Custom flatten version is faster than `flatten()`


#1

Consider an array of matrices i.e. a = [rand(3, 3) for i = 1:1000]. I have two ways to “flatten” this array:

function naive_flatten(a)
    ret = Array{Float64}(undef, 0)
    @inbounds for i=1:length(a) 
        append!(ret, vec(a[i]))
    end
end

using BenchmarkTools; using Base.Iterators; 
@btime aa = naive_flatten($a)
## built in function
@btime aa = collect(flatten($a))

  61.487 μs (2012 allocations: 222.64 KiB)
  204.570 μs (18015 allocations: 819.22 KiB)

Why is there such a big difference? My function shouldn’t even do well since I am not preallocating anything…


#2

I think that the problem is the current implementation of Iterators.flatten does not take advantage of many informations: first of all it treats arrays in a generic way, as we didn’t know their actual length, in fact if you see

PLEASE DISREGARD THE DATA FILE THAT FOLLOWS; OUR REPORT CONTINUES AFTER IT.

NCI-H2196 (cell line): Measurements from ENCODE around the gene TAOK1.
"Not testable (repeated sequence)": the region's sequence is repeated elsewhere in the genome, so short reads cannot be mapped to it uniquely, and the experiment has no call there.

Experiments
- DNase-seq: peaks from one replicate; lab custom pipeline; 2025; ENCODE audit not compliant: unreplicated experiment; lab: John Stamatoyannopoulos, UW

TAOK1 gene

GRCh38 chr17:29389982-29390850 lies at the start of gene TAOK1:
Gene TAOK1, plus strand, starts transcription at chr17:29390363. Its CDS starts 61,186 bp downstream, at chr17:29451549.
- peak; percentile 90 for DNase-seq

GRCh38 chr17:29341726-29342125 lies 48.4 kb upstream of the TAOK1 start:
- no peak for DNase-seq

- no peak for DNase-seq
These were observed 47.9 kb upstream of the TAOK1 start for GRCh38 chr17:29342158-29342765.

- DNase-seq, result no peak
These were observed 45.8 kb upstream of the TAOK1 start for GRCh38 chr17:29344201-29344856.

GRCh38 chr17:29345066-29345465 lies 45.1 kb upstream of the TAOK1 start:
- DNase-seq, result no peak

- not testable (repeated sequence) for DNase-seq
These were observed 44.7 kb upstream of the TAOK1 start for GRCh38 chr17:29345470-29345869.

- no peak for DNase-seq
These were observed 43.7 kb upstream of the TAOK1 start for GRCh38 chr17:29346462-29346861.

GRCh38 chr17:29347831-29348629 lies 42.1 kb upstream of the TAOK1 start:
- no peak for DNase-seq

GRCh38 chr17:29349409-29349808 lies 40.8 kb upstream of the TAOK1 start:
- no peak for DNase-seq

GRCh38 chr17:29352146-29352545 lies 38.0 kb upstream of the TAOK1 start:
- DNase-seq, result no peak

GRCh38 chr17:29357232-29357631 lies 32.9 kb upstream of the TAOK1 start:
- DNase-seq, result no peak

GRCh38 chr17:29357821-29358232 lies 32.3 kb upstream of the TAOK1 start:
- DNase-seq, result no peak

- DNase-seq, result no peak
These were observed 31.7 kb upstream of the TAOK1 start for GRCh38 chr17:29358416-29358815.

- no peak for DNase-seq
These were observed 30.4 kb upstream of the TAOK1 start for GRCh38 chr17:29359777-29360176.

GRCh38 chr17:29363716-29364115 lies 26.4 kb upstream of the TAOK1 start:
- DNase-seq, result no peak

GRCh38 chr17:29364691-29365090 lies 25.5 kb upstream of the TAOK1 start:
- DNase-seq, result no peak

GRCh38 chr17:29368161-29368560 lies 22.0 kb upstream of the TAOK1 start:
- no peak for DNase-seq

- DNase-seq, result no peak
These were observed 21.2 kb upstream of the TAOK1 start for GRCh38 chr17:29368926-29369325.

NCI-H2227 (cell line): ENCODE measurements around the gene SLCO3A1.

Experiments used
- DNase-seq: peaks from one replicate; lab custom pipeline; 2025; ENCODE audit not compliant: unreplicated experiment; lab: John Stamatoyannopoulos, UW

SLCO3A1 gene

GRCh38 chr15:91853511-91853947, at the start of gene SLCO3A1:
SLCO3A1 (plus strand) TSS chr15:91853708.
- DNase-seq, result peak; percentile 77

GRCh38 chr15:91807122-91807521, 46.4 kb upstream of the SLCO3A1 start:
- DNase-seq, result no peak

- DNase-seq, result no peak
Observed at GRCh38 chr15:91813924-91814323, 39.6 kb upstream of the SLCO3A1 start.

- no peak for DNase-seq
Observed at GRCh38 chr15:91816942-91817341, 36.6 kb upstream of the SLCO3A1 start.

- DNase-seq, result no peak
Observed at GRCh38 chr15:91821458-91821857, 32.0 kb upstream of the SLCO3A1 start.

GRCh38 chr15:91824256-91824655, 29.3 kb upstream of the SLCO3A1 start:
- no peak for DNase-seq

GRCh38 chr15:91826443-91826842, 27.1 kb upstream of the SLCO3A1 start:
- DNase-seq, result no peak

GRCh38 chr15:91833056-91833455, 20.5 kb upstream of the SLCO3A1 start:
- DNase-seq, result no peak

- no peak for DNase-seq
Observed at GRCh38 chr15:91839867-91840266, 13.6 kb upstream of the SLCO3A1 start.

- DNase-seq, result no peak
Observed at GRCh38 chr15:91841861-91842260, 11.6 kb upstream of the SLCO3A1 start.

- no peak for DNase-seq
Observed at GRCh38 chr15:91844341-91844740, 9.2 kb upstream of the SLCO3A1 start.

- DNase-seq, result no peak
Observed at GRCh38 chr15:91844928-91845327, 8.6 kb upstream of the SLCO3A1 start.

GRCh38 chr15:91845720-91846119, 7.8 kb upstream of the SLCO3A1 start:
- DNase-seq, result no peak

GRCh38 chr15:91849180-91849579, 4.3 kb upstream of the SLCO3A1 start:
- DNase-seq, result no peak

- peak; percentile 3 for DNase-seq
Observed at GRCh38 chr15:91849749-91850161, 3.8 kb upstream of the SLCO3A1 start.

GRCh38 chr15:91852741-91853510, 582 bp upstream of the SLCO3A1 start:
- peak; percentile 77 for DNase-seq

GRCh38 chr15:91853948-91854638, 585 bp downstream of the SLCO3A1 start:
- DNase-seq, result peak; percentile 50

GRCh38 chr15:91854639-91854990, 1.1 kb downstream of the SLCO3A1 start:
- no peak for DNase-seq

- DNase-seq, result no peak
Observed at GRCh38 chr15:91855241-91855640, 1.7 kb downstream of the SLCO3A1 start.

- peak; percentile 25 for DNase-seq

flatten_iteratorsize does not specialize on Union{HasLength, HasShape} unless the iterator element type is a tuple or a number.

I don’t know if there is a deeper motivation about that.


#3

This is not so much about flatten_iteratorsize but about the performance difference between

julia> function naive_flatten2(a)
           ret = Array{Float64}(undef, 0)
           for ai in a
               for aij in ai
                   push!(ret, aij)
               end
           end
           ret
       end
naive_flatten2 (generic function with 1 method)

julia> function naive_flatten3(a)
           ret = Array{Float64}(undef, 0)
           for ai in Iterators.flatten(a)
               push!(ret, ai)
           end 
           ret
       end
naive_flatten3 (generic function with 1 method)

julia> @btime aa = naive_flatten2($a);
  100.138 μs (14 allocations: 256.70 KiB)

julia> @btime aa = naive_flatten3($a);
  239.802 μs (18015 allocations: 819.22 KiB)

#4

Is this something worth opening an issue for?


#5

FWIW, I’d think it is.